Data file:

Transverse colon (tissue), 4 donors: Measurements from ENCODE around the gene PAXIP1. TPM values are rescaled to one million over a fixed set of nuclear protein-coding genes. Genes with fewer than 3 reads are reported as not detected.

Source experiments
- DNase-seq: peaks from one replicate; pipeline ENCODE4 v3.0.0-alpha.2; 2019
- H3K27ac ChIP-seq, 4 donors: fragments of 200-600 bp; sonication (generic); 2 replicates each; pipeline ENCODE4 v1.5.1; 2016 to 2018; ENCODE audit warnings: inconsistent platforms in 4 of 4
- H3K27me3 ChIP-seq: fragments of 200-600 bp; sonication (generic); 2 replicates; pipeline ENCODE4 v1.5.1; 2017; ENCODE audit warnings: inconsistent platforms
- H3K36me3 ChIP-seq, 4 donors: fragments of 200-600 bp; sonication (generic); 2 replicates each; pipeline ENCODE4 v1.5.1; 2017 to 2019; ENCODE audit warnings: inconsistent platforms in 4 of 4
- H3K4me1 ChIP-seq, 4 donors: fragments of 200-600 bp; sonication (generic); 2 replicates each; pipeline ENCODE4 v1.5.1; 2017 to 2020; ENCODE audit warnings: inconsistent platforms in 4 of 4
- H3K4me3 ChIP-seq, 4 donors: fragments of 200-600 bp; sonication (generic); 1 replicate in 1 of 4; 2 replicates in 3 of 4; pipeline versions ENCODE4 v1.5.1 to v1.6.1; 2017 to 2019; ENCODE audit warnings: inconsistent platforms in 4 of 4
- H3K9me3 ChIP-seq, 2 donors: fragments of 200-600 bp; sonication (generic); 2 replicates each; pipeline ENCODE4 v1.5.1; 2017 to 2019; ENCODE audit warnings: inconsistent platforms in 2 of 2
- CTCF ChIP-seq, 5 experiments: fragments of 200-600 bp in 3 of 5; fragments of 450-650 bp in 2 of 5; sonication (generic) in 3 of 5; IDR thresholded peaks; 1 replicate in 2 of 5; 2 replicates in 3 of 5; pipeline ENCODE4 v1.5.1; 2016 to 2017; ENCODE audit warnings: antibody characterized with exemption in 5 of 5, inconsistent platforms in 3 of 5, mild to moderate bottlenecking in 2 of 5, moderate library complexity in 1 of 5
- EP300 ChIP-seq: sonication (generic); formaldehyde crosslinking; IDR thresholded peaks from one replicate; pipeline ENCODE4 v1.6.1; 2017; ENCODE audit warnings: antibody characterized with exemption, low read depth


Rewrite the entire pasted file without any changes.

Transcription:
Transverse colon (tissue), 4 donors: Measurements from ENCODE around the gene PAXIP1. TPM values are rescaled to one million over a fixed set of nuclear protein-coding genes. Genes with fewer than 3 reads are reported as not detected.

Source experiments
- DNase-seq: peaks from one replicate; pipeline ENCODE4 v3.0.0-alpha.2; 2019
- H3K27ac ChIP-seq, 4 donors: fragments of 200-600 bp; sonication (generic); 2 replicates each; pipeline ENCODE4 v1.5.1; 2016 to 2018; ENCODE audit warnings: inconsistent platforms in 4 of 4
- H3K27me3 ChIP-seq: fragments of 200-600 bp; sonication (generic); 2 replicates; pipeline ENCODE4 v1.5.1; 2017; ENCODE audit warnings: inconsistent platforms
- H3K36me3 ChIP-seq, 4 donors: fragments of 200-600 bp; sonication (generic); 2 replicates each; pipeline ENCODE4 v1.5.1; 2017 to 2019; ENCODE audit warnings: inconsistent platforms in 4 of 4
- H3K4me1 ChIP-seq, 4 donors: fragments of 200-600 bp; sonication (generic); 2 replicates each; pipeline ENCODE4 v1.5.1; 2017 to 2020; ENCODE audit warnings: inconsistent platforms in 4 of 4
- H3K4me3 ChIP-seq, 4 donors: fragments of 200-600 bp; sonication (generic); 1 replicate in 1 of 4; 2 replicates in 3 of 4; pipeline versions ENCODE4 v1.5.1 to v1.6.1; 2017 to 2019; ENCODE audit warnings: inconsistent platforms in 4 of 4
- H3K9me3 ChIP-seq, 2 donors: fragments of 200-600 bp; sonication (generic); 2 replicates each; pipeline ENCODE4 v1.5.1; 2017 to 2019; ENCODE audit warnings: inconsistent platforms in 2 of 2
- CTCF ChIP-seq, 5 experiments: fragments of 200-600 bp in 3 of 5; fragments of 450-650 bp in 2 of 5; sonication (generic) in 3 of 5; IDR thresholded peaks; 1 replicate in 2 of 5; 2 replicates in 3 of 5; pipeline ENCODE4 v1.5.1; 2016 to 2017; ENCODE audit warnings: antibody characterized with exemption in 5 of 5, inconsistent platforms in 3 of 5, mild to moderate bottlenecking in 2 of 5, moderate library complexity in 1 of 5
- EP300 ChIP-seq: sonication (generic); formaldehyde crosslinking; IDR thresholded peaks from one replicate; pipeline ENCODE4 v1.6.1; 2017; ENCODE audit warnings: antibody characterized with exemption, low read depth